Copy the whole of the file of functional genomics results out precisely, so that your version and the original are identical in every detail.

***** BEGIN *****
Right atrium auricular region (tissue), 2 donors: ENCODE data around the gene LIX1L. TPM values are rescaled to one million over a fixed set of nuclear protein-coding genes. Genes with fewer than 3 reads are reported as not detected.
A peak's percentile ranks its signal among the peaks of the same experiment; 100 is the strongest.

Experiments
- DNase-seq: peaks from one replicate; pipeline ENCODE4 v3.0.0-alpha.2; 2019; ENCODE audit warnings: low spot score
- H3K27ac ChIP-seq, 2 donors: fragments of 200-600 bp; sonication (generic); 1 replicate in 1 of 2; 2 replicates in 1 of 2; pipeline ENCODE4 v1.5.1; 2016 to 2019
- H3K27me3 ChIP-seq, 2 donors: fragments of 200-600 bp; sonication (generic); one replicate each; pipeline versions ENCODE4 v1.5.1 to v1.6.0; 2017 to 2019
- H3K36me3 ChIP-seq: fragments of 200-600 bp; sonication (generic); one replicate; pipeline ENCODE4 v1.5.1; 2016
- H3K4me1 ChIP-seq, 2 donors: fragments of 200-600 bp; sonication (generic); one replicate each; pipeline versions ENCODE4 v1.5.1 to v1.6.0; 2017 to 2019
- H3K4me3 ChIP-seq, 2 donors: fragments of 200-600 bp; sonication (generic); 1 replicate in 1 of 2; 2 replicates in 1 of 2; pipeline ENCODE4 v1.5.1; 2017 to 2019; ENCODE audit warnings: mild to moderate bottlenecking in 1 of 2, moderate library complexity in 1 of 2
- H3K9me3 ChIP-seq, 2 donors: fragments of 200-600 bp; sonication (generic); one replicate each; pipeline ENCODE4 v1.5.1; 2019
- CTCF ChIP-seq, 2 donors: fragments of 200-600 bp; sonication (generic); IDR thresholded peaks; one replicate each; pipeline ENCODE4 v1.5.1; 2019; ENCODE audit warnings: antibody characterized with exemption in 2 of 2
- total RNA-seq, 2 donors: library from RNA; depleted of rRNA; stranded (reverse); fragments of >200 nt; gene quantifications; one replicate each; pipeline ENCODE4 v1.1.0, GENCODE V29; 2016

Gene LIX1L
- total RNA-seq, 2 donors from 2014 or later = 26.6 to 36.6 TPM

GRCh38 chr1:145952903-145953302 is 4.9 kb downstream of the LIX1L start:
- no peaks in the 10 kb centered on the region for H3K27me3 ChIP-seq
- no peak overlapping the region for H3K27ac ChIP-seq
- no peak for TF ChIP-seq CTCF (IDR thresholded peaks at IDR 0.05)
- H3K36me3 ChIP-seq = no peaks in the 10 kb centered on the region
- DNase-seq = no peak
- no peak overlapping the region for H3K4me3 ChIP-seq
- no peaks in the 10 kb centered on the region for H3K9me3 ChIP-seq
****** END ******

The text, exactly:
Right atrium auricular region (tissue), 2 donors: ENCODE data around the gene LIX1L. TPM values are rescaled to one million over a fixed set of nuclear protein-coding genes. Genes with fewer than 3 reads are reported as not detected.
A peak's percentile ranks its signal among the peaks of the same experiment; 100 is the strongest.

Experiments
- DNase-seq: peaks from one replicate; pipeline ENCODE4 v3.0.0-alpha.2; 2019; ENCODE audit warnings: low spot score
- H3K27ac ChIP-seq, 2 donors: fragments of 200-600 bp; sonication (generic); 1 replicate in 1 of 2; 2 replicates in 1 of 2; pipeline ENCODE4 v1.5.1; 2016 to 2019
- H3K27me3 ChIP-seq, 2 donors: fragments of 200-600 bp; sonication (generic); one replicate each; pipeline versions ENCODE4 v1.5.1 to v1.6.0; 2017 to 2019
- H3K36me3 ChIP-seq: fragments of 200-600 bp; sonication (generic); one replicate; pipeline ENCODE4 v1.5.1; 2016
- H3K4me1 ChIP-seq, 2 donors: fragments of 200-600 bp; sonication (generic); one replicate each; pipeline versions ENCODE4 v1.5.1 to v1.6.0; 2017 to 2019
- H3K4me3 ChIP-seq, 2 donors: fragments of 200-600 bp; sonication (generic); 1 replicate in 1 of 2; 2 replicates in 1 of 2; pipeline ENCODE4 v1.5.1; 2017 to 2019; ENCODE audit warnings: mild to moderate bottlenecking in 1 of 2, moderate library complexity in 1 of 2
- H3K9me3 ChIP-seq, 2 donors: fragments of 200-600 bp; sonication (generic); one replicate each; pipeline ENCODE4 v1.5.1; 2019
- CTCF ChIP-seq, 2 donors: fragments of 200-600 bp; sonication (generic); IDR thresholded peaks; one replicate each; pipeline ENCODE4 v1.5.1; 2019; ENCODE audit warnings: antibody characterized with exemption in 2 of 2
- total RNA-seq, 2 donors: library from RNA; depleted of rRNA; stranded (reverse); fragments of >200 nt; gene quantifications; one replicate each; pipeline ENCODE4 v1.1.0, GENCODE V29; 2016

Gene LIX1L
- total RNA-seq, 2 donors from 2014 or later = 26.6 to 36.6 TPM

GRCh38 chr1:145952903-145953302 is 4.9 kb downstream of the LIX1L start:
- no peaks in the 10 kb centered on the region for H3K27me3 ChIP-seq
- no peak overlapping the region for H3K27ac ChIP-seq
- no peak for TF ChIP-seq CTCF (IDR thresholded peaks at IDR 0.05)
- H3K36me3 ChIP-seq = no peaks in the 10 kb centered on the region
- DNase-seq = no peak
- no peak overlapping the region for H3K4me3 ChIP-seq
- no peaks in the 10 kb centered on the region for H3K9me3 ChIP-seq